Edited to change Roth & taxable investments to go into the 457 accounts.
« Last Edit: January 10, 2019, 06:26:01 AM by DadJokes »

Mrs.MLM

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Re: Case Study - Looking to boost savings rate
« Reply #1 on: January 09, 2019, 09:55:36 AM »
Is that $1,000 a month for vacation correct or am I misreading it? $12,000 a year on vacation is a lot! Do you have family living abroad or something?

Also, do you work different schedules or something? $188 a month for daycare is amazing! $30 a month for baby misc. items seems low if that includes diapers and wipes.
« Last Edit: January 09, 2019, 09:57:26 AM by Mrs.MLM »

DadJokes

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Re: Case Study - Looking to boost savings rate
« Reply #2 on: January 09, 2019, 10:08:06 AM »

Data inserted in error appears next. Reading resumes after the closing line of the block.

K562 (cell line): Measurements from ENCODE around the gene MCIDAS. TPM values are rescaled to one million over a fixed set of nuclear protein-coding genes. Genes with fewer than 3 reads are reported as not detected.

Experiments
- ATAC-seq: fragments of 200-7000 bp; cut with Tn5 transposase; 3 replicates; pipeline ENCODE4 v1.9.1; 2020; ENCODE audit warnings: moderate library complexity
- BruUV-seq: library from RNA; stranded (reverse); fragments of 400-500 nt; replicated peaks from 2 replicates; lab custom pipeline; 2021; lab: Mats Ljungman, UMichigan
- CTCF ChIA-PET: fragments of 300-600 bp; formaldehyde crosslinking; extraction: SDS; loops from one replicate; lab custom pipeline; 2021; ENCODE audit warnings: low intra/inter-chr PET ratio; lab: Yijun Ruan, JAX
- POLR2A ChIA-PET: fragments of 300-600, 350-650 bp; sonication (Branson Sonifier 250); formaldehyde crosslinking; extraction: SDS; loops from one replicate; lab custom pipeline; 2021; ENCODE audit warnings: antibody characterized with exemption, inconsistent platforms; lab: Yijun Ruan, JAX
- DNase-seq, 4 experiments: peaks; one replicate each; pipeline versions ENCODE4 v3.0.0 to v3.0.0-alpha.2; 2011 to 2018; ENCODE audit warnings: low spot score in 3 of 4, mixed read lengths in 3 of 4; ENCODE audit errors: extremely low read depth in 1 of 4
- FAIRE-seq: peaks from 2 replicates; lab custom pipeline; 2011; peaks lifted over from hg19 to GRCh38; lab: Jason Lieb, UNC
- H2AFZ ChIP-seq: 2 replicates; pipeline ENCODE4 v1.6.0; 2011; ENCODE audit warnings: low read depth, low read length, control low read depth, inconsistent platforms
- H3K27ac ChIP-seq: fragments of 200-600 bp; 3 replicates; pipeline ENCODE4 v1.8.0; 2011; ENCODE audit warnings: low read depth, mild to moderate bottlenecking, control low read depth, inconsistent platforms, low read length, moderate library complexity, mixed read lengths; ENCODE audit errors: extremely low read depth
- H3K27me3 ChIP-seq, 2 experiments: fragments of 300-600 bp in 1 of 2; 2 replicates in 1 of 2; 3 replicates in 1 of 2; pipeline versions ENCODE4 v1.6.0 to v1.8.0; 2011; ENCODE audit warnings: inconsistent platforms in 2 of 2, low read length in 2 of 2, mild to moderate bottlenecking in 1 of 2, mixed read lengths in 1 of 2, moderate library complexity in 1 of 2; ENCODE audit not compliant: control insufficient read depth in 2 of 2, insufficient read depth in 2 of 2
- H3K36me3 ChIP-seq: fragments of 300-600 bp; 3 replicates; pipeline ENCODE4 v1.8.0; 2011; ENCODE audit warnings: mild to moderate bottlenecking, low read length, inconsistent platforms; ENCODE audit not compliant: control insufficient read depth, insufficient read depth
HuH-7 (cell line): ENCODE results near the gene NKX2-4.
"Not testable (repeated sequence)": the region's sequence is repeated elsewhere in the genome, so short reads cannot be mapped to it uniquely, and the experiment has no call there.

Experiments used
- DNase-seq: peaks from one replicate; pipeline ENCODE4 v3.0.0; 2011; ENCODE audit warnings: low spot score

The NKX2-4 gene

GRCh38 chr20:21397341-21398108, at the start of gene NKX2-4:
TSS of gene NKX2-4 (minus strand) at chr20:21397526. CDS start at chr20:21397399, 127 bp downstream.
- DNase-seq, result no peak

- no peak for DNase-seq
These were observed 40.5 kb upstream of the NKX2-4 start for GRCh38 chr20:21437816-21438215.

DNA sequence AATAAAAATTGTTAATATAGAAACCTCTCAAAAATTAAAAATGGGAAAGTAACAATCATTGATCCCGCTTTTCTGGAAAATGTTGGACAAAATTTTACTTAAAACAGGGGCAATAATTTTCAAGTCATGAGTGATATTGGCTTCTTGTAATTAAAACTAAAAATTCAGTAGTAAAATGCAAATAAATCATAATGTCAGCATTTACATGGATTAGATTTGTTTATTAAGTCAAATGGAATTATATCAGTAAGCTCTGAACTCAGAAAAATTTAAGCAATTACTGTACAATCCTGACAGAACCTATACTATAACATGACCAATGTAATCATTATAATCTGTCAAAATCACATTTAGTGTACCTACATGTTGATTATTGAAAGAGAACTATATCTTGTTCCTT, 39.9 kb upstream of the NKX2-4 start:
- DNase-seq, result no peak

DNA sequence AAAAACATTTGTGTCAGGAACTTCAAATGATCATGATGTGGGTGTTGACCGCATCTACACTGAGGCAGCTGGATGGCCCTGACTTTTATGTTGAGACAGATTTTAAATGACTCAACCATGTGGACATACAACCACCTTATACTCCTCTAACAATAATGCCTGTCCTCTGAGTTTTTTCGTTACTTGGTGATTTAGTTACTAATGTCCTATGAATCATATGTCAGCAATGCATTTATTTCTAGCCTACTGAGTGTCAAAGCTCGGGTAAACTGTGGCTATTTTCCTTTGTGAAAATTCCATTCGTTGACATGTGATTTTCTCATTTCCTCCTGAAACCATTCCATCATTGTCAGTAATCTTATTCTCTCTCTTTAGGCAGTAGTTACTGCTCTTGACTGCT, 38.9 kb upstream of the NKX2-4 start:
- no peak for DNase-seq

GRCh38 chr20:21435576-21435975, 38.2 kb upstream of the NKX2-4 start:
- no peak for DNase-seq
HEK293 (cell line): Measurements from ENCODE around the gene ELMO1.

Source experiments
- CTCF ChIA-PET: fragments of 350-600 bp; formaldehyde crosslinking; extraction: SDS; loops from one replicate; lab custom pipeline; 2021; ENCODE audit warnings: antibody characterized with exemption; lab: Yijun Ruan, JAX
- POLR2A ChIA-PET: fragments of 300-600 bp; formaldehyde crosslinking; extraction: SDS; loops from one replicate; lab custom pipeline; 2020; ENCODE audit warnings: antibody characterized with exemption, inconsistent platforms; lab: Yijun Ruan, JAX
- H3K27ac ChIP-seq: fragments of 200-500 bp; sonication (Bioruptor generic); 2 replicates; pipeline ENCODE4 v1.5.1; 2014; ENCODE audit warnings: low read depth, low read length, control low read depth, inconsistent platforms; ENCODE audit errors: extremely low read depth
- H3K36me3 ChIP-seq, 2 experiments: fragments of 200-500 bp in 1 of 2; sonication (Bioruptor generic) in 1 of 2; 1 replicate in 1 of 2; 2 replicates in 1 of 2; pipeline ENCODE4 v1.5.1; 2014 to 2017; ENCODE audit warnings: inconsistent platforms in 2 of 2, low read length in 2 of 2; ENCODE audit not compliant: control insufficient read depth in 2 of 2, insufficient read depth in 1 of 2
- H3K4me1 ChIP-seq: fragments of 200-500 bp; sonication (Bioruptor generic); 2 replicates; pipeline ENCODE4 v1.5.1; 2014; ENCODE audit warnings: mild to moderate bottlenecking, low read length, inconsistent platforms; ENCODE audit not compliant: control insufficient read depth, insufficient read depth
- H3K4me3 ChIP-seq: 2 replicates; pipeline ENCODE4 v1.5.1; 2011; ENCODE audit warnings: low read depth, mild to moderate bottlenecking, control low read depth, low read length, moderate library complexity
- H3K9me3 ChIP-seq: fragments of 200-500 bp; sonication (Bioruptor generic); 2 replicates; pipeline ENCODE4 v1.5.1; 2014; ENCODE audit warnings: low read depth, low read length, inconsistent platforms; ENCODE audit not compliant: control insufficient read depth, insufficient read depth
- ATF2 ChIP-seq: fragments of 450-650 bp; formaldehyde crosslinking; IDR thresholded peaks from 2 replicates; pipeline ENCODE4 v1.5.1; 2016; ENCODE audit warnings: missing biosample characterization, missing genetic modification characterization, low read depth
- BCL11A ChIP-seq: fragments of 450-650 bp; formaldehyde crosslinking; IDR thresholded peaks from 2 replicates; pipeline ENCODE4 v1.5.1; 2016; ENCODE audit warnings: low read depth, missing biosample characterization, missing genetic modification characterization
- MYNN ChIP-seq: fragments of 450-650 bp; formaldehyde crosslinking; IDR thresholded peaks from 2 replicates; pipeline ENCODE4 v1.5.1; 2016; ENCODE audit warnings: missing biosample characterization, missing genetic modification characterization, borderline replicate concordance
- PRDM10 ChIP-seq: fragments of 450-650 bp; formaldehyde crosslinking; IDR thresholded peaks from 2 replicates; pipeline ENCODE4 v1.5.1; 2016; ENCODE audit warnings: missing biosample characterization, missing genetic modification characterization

Is that $1,000 a month for vacation correct or am I misreading it? $12,000 a year on vacation is a lot! Do you have family living abroad or something?

Also, do you work different schedules or something? $188 a month for daycare is amazing! $30 a month for baby misc. items seems low if that includes diapers and wipes.

Oops, must have missed vacation budget when dividing by the month. It should be about 83/month.

Daycare won't start until March. Baby's grandmother is retired and will watch him 3 days/week for free, and we are paying a SAHM whose kids have grown up 25/day for the other 2 days per week.

We have a lot of Target gift cards from our baby showers. It's been a month, and we've already purchased a couple months' worth of diapers and wipes, and we haven't even used half of the gift cards. We also have a family member who works for a pediatrician and can get us all the free formula samples we want. Anything that exceeds the budget for this item will come out of grocery budget.

RWD

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Re: Case Study - Looking to boost savings rate
« Reply #3 on: January 09, 2019, 11:30:17 AM »
Capital projects/home maintenance fund- 674
Baby daycare- 188
Fuel- 150
Car insurance- 120
Eating out- 90
Grooming/food/vet for 2 dogs- 110